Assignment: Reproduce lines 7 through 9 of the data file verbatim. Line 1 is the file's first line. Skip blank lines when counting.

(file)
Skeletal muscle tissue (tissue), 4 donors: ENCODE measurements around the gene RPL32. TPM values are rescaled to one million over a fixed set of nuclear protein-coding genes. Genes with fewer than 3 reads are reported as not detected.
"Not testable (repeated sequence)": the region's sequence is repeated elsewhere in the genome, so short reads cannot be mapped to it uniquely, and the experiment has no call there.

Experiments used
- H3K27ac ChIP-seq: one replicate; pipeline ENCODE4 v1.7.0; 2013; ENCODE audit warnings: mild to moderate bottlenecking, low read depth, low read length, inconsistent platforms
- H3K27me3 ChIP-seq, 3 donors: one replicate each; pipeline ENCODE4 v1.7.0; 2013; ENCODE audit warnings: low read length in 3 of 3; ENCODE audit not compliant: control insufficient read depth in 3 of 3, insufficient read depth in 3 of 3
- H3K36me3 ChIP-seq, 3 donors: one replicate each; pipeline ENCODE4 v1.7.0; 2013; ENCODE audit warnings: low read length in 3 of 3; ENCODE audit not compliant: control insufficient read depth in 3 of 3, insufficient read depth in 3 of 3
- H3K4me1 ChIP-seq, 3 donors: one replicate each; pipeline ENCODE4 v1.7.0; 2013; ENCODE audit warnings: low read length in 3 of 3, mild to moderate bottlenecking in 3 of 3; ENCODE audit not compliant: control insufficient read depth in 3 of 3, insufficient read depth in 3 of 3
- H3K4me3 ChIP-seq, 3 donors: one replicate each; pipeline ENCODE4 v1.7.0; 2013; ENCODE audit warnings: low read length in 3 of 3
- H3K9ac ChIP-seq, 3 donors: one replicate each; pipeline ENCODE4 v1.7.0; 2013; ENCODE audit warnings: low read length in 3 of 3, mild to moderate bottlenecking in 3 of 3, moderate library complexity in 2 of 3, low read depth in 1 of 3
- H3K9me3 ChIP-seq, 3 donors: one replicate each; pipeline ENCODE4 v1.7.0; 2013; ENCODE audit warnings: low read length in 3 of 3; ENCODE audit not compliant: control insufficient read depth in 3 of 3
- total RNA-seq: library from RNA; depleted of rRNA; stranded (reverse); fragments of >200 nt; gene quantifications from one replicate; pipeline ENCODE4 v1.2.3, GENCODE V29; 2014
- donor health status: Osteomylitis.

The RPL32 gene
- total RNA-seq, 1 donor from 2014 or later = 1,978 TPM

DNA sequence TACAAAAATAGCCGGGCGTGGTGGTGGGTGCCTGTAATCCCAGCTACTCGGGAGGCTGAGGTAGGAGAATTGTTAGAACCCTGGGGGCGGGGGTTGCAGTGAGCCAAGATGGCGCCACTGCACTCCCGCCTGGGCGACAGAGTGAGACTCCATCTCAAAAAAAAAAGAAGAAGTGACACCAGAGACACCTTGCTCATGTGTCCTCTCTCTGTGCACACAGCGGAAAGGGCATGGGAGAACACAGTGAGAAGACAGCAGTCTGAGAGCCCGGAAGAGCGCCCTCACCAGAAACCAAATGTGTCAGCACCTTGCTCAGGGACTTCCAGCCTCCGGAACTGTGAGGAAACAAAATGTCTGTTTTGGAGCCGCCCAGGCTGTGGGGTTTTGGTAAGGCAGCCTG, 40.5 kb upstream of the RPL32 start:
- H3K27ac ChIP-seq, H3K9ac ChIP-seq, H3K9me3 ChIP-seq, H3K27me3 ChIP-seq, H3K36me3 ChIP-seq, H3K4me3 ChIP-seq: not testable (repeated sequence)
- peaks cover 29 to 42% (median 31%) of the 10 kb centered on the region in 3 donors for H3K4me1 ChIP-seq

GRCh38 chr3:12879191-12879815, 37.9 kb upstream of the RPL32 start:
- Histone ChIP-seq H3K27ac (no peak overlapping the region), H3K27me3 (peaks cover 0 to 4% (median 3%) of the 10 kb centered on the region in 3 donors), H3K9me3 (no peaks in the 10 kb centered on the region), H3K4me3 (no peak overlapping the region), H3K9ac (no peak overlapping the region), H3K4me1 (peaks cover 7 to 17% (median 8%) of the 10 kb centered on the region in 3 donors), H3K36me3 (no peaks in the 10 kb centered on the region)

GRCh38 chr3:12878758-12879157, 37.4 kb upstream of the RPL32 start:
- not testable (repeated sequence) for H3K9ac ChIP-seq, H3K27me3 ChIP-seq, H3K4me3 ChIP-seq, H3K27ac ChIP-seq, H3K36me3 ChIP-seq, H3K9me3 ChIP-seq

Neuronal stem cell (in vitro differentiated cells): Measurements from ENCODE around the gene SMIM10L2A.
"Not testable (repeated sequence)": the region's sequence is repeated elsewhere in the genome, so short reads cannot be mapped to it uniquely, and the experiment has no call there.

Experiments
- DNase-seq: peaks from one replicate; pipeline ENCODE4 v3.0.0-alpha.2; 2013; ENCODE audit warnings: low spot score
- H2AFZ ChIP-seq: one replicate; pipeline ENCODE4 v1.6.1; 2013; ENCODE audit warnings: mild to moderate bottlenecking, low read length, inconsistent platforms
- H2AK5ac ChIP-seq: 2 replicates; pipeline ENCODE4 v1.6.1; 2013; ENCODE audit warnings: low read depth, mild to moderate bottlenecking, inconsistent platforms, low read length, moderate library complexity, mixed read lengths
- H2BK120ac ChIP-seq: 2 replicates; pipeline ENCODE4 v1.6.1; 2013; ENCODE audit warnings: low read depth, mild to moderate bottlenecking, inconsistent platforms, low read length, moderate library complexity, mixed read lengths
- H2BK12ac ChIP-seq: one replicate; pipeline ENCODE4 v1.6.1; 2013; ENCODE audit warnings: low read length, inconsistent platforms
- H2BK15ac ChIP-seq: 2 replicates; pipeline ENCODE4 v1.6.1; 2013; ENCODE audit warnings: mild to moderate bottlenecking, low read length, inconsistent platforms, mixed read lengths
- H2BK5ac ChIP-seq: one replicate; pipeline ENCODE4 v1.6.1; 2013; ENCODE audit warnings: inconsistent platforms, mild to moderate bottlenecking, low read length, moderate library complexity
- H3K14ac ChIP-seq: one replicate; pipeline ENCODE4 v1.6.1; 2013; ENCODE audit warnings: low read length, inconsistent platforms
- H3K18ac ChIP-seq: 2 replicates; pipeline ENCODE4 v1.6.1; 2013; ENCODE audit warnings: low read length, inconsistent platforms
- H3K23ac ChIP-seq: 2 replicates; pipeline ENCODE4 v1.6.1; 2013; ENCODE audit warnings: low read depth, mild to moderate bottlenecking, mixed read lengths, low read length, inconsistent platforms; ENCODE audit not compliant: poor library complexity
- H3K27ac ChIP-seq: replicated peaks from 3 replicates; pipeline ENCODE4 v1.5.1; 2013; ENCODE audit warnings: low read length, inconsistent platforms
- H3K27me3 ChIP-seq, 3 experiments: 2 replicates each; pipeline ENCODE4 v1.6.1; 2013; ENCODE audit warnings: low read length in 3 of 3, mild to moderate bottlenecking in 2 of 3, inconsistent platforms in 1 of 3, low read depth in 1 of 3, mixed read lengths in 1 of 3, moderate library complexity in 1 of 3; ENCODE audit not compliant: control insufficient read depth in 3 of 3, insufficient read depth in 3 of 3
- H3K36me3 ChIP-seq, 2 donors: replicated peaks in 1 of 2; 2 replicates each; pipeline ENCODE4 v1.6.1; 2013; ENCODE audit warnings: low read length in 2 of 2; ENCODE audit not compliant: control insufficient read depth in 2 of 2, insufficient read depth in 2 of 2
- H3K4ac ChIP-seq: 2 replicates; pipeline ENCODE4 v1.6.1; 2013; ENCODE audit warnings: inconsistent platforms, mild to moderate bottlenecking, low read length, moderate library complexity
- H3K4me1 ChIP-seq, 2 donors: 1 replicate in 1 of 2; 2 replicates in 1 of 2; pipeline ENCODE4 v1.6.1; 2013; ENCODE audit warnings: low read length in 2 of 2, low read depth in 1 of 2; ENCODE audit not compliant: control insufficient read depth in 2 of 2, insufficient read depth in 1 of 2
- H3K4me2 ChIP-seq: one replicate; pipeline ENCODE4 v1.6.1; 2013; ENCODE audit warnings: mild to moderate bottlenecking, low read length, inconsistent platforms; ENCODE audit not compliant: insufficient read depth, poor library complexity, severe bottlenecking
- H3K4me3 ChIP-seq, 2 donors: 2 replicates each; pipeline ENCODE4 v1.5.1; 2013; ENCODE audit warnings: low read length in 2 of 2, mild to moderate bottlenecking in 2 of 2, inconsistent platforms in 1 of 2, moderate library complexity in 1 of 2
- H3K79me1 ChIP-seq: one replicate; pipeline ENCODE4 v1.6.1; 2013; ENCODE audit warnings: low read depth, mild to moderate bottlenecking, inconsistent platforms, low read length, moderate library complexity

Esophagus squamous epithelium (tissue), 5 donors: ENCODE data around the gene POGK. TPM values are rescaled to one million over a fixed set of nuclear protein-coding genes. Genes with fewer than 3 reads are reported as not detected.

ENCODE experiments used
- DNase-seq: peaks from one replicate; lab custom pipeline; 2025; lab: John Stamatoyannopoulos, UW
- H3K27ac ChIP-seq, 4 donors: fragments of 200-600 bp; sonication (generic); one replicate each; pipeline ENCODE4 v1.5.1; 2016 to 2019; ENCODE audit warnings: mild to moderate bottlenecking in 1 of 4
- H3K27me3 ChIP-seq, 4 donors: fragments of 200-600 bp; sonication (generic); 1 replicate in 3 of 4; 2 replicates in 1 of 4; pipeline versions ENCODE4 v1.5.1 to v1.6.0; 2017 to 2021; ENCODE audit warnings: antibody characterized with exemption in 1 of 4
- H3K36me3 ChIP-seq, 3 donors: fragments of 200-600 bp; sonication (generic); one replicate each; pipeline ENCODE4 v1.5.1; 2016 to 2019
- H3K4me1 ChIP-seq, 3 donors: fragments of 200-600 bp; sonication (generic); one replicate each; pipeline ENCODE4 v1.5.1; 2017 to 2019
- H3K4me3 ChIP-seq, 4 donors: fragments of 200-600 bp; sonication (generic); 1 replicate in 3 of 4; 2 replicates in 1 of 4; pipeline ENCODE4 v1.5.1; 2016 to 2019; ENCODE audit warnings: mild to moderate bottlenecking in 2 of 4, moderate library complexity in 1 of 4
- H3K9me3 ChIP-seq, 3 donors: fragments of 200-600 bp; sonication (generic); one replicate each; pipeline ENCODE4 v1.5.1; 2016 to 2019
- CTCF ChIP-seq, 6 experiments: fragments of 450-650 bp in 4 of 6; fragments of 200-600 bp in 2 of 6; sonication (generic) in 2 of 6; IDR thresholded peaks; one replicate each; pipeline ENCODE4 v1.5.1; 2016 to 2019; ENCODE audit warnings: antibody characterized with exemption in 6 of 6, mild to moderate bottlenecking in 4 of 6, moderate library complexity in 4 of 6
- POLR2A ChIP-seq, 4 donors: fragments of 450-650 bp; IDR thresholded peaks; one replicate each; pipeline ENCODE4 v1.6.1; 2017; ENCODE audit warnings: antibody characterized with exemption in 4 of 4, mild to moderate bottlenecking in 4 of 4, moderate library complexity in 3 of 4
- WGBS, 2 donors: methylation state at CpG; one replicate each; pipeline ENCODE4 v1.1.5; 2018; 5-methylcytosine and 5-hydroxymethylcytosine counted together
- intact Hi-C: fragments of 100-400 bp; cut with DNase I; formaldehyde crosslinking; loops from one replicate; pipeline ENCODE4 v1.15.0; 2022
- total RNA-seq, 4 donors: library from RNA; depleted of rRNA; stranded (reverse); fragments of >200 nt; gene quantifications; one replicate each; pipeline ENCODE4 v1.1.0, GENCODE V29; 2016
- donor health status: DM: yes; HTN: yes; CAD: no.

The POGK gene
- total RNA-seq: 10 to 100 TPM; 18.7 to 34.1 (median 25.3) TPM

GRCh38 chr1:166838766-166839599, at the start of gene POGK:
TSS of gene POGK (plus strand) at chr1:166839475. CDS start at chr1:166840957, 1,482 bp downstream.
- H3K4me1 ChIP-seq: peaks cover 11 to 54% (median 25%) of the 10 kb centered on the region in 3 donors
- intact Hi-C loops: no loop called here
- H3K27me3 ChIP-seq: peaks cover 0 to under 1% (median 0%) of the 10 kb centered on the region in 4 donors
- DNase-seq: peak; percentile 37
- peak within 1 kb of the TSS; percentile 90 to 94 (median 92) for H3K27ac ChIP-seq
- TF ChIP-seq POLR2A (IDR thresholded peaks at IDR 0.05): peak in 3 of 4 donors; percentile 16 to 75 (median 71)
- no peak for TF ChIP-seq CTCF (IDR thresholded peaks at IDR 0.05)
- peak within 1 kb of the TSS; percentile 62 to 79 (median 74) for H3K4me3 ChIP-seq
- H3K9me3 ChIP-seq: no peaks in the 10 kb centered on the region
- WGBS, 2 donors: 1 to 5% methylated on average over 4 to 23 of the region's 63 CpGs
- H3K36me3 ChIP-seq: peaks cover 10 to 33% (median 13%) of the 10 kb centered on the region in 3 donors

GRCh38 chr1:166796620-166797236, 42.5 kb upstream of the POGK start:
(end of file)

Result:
- H3K4me1 ChIP-seq, 3 donors: one replicate each; pipeline ENCODE4 v1.7.0; 2013; ENCODE audit warnings: low read length in 3 of 3, mild to moderate bottlenecking in 3 of 3; ENCODE audit not compliant: control insufficient read depth in 3 of 3, insufficient read depth in 3 of 3
- H3K4me3 ChIP-seq, 3 donors: one replicate each; pipeline ENCODE4 v1.7.0; 2013; ENCODE audit warnings: low read length in 3 of 3
- H3K9ac ChIP-seq, 3 donors: one replicate each; pipeline ENCODE4 v1.7.0; 2013; ENCODE audit warnings: low read length in 3 of 3, mild to moderate bottlenecking in 3 of 3, moderate library complexity in 2 of 3, low read depth in 1 of 3